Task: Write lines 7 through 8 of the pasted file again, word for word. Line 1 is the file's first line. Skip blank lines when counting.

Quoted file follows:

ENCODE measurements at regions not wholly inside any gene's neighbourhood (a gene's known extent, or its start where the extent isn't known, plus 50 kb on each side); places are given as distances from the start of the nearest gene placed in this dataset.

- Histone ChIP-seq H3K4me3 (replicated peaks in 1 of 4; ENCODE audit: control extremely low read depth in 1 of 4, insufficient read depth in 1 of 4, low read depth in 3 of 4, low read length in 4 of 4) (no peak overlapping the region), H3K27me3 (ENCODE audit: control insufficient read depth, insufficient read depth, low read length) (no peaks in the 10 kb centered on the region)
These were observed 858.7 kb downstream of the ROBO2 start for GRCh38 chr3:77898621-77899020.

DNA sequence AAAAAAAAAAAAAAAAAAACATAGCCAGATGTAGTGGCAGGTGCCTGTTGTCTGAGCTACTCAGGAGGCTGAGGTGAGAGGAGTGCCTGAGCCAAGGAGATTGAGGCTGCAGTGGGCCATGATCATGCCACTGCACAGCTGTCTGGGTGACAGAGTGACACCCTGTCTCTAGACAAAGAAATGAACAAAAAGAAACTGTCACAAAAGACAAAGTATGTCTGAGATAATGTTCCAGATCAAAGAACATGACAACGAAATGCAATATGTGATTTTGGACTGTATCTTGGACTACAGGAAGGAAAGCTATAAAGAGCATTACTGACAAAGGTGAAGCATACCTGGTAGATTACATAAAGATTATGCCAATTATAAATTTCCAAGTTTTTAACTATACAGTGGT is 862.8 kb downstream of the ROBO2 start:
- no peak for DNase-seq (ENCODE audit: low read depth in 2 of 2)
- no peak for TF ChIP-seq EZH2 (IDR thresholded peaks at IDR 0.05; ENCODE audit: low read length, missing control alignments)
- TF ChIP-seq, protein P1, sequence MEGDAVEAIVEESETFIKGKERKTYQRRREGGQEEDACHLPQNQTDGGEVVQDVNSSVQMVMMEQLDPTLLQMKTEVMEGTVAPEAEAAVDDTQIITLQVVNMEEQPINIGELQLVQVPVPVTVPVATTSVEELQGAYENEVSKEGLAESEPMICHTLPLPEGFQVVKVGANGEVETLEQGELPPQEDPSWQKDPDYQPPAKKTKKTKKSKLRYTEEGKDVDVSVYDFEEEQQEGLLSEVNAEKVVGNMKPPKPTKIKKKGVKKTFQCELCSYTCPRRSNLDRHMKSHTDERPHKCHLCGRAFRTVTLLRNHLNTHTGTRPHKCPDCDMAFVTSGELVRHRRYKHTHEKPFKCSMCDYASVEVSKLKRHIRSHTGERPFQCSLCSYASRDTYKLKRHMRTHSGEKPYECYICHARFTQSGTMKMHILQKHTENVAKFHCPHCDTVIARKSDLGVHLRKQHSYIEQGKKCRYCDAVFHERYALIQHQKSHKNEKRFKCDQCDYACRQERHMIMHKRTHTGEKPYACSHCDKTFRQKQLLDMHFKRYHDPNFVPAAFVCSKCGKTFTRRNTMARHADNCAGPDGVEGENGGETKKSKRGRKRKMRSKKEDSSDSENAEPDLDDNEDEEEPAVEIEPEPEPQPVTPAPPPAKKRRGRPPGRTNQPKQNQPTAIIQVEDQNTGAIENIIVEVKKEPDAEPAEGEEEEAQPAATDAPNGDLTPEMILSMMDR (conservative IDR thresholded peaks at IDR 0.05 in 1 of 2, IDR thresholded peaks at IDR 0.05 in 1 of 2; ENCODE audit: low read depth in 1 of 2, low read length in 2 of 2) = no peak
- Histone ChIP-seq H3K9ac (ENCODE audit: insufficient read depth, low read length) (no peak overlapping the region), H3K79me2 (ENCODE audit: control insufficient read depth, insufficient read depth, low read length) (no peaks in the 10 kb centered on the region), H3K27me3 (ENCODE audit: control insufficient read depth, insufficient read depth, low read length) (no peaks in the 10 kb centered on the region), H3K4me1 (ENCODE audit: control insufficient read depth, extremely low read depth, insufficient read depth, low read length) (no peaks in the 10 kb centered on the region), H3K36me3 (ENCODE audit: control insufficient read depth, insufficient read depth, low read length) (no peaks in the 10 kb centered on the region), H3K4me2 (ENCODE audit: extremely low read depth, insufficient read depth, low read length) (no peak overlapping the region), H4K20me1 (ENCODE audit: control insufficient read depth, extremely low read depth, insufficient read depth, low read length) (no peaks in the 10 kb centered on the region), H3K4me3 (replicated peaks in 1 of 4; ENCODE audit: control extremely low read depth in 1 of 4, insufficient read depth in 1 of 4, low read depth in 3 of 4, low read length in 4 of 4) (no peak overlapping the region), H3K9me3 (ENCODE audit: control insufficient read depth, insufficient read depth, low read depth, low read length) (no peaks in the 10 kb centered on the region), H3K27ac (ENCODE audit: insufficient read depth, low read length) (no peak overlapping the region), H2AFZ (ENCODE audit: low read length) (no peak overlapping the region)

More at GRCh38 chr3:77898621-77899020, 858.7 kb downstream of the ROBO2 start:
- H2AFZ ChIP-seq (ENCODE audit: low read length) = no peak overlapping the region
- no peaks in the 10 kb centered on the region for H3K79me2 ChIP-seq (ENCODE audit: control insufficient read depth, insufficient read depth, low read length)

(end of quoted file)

- TF ChIP-seq, protein P1, sequence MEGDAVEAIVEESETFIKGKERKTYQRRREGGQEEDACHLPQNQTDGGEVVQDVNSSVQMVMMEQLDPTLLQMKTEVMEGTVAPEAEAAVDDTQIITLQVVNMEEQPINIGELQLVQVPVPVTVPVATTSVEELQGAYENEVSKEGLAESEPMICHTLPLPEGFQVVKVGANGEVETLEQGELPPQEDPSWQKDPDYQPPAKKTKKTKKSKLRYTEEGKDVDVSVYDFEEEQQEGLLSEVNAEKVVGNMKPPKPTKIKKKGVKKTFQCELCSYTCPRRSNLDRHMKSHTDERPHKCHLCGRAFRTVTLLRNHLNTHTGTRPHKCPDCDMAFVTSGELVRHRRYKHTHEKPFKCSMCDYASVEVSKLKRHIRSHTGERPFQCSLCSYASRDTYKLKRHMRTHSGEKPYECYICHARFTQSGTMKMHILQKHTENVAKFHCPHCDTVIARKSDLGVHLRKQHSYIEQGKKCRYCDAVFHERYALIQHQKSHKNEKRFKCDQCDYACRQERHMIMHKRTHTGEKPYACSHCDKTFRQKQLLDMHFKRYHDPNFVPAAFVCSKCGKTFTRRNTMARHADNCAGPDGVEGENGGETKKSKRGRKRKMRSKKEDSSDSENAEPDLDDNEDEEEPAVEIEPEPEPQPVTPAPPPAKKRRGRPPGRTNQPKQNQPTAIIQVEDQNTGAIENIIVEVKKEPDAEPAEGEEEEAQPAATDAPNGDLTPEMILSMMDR (conservative IDR thresholded peaks at IDR 0.05 in 1 of 2, IDR thresholded peaks at IDR 0.05 in 1 of 2; ENCODE audit: low read depth in 1 of 2, low read length in 2 of 2) = no peak
- Histone ChIP-seq H3K9ac (ENCODE audit: insufficient read depth, low read length) (no peak overlapping the region), H3K79me2 (ENCODE audit: control insufficient read depth, insufficient read depth, low read length) (no peaks in the 10 kb centered on the region), H3K27me3 (ENCODE audit: control insufficient read depth, insufficient read depth, low read length) (no peaks in the 10 kb centered on the region), H3K4me1 (ENCODE audit: control insufficient read depth, extremely low read depth, insufficient read depth, low read length) (no peaks in the 10 kb centered on the region), H3K36me3 (ENCODE audit: control insufficient read depth, insufficient read depth, low read length) (no peaks in the 10 kb centered on the region), H3K4me2 (ENCODE audit: extremely low read depth, insufficient read depth, low read length) (no peak overlapping the region), H4K20me1 (ENCODE audit: control insufficient read depth, extremely low read depth, insufficient read depth, low read length) (no peaks in the 10 kb centered on the region), H3K4me3 (replicated peaks in 1 of 4; ENCODE audit: control extremely low read depth in 1 of 4, insufficient read depth in 1 of 4, low read depth in 3 of 4, low read length in 4 of 4) (no peak overlapping the region), H3K9me3 (ENCODE audit: control insufficient read depth, insufficient read depth, low read depth, low read length) (no peaks in the 10 kb centered on the region), H3K27ac (ENCODE audit: insufficient read depth, low read length) (no peak overlapping the region), H2AFZ (ENCODE audit: low read length) (no peak overlapping the region)